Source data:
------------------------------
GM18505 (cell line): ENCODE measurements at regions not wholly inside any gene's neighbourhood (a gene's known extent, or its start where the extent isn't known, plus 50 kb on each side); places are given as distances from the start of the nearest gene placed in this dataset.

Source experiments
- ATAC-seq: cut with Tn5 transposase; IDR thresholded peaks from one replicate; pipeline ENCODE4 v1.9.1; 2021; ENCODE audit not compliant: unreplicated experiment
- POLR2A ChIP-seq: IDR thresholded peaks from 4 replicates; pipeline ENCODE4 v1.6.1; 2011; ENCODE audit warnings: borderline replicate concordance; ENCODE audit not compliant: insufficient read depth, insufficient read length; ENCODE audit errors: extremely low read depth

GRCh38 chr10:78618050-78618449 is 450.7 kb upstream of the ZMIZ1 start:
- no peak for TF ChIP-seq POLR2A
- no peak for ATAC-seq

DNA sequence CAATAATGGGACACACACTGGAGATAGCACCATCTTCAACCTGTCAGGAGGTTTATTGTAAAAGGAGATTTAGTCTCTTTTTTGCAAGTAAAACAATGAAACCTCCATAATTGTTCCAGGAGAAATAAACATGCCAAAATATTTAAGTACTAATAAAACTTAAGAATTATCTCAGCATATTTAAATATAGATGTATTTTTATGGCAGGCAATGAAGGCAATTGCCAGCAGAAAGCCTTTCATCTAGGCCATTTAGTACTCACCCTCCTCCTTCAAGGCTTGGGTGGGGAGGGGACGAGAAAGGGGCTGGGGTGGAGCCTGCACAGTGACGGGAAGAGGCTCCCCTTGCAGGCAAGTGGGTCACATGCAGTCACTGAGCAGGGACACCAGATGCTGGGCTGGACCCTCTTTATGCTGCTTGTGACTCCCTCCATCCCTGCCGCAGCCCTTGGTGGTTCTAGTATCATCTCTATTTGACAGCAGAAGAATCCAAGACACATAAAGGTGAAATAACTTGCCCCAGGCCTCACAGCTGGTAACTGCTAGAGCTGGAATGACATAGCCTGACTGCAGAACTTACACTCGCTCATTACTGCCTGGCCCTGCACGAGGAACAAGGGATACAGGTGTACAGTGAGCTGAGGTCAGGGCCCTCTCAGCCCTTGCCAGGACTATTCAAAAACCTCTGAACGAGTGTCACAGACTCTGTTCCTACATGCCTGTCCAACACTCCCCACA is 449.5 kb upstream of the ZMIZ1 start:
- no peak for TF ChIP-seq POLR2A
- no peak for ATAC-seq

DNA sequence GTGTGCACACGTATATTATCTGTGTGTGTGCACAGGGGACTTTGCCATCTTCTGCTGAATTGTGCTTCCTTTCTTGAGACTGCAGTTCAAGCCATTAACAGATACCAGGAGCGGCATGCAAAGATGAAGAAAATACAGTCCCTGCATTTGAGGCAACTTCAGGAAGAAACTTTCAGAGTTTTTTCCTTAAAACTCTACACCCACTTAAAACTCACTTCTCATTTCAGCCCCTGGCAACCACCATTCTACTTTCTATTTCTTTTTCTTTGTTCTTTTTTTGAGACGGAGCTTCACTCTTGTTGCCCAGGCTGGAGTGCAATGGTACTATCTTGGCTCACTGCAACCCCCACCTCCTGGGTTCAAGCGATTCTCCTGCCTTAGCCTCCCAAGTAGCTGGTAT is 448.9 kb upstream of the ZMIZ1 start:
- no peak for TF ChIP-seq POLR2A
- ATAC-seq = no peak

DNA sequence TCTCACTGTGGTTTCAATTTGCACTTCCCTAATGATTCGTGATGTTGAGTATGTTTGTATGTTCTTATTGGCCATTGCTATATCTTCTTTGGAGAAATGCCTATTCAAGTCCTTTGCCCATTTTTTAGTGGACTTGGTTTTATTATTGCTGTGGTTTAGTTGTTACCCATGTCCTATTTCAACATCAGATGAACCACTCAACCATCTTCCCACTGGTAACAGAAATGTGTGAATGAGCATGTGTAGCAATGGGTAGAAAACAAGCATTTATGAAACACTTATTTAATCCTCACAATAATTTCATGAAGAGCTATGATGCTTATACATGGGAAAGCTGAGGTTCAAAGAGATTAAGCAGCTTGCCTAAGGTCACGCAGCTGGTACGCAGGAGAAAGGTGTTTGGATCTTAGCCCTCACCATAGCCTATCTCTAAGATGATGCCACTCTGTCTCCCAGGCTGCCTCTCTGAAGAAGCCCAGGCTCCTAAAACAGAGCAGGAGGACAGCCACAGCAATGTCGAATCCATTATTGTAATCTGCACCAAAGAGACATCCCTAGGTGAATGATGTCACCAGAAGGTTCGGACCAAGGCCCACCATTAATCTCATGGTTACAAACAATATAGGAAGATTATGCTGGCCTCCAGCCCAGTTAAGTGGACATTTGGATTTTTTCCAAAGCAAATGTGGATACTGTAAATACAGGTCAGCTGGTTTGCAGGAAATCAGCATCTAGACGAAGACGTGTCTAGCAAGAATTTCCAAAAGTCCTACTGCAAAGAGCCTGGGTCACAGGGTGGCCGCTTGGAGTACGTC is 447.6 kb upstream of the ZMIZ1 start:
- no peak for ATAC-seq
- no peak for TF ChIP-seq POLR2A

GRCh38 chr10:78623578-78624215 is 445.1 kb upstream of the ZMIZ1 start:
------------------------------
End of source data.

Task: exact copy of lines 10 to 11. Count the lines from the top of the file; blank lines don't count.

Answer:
- no peak for ATAC-seq

DNA sequence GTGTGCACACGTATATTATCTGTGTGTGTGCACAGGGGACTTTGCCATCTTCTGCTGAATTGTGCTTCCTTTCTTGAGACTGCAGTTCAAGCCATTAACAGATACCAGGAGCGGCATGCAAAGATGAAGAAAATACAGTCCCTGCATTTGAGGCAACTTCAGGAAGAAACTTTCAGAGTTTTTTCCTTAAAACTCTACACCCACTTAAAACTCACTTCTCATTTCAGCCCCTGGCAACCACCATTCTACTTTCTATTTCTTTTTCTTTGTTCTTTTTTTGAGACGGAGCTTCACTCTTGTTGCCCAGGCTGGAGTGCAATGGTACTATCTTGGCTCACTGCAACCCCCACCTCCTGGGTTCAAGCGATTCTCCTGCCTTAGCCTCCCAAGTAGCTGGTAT is 448.9 kb upstream of the ZMIZ1 start: